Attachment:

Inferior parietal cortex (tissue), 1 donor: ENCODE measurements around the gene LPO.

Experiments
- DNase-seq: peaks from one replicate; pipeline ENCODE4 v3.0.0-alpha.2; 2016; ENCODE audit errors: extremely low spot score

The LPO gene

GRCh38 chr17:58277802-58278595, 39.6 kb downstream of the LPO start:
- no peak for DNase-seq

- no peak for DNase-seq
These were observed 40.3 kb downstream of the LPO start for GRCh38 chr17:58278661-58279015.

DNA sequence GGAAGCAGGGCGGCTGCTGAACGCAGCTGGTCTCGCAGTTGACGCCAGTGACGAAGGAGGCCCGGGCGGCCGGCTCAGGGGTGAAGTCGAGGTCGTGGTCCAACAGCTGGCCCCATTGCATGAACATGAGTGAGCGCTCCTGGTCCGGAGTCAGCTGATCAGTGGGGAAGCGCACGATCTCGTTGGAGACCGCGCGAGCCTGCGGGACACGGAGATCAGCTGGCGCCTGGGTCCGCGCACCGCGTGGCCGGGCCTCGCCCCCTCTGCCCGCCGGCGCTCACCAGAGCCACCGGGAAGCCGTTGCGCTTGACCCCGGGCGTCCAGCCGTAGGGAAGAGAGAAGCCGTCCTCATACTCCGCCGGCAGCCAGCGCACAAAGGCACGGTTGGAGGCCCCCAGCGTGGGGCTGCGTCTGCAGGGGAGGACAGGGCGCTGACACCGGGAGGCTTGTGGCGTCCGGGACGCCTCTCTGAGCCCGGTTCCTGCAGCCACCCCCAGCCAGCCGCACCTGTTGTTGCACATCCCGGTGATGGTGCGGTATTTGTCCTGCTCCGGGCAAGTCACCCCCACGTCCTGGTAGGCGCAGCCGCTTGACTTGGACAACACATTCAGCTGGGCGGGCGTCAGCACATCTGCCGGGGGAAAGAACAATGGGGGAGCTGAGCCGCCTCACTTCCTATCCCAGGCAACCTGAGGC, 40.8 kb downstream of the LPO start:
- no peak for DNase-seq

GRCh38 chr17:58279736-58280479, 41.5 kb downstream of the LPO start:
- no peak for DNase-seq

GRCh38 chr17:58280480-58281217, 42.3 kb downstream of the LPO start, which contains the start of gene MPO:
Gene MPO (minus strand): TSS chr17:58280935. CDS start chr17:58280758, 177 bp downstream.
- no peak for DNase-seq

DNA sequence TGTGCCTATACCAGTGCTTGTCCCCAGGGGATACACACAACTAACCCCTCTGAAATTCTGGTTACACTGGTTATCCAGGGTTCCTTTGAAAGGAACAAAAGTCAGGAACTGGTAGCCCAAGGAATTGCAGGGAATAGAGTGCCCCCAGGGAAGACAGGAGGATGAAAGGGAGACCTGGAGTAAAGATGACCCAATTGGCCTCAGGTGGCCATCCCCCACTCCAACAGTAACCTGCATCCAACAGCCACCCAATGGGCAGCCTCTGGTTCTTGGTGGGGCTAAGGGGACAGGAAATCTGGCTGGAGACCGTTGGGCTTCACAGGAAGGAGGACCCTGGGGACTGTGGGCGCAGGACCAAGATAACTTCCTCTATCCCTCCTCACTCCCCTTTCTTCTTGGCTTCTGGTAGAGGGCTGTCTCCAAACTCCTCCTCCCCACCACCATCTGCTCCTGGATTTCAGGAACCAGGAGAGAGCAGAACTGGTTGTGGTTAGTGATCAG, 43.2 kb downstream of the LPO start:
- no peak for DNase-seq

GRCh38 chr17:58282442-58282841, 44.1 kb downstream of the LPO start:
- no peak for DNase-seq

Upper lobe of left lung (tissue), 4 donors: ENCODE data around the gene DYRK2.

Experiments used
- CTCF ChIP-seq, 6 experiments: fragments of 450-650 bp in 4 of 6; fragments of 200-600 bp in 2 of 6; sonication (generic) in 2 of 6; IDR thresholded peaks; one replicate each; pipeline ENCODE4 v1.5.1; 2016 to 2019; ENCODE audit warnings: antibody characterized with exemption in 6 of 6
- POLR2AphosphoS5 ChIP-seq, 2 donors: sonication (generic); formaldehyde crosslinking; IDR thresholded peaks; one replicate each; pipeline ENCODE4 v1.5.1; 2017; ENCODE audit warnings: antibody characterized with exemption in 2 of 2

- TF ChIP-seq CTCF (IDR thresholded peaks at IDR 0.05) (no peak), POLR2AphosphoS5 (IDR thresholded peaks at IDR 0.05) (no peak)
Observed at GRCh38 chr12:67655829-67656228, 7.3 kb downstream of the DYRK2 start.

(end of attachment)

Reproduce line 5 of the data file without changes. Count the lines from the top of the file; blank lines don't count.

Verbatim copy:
GRCh38 chr17:58277802-58278595, 39.6 kb downstream of the LPO start: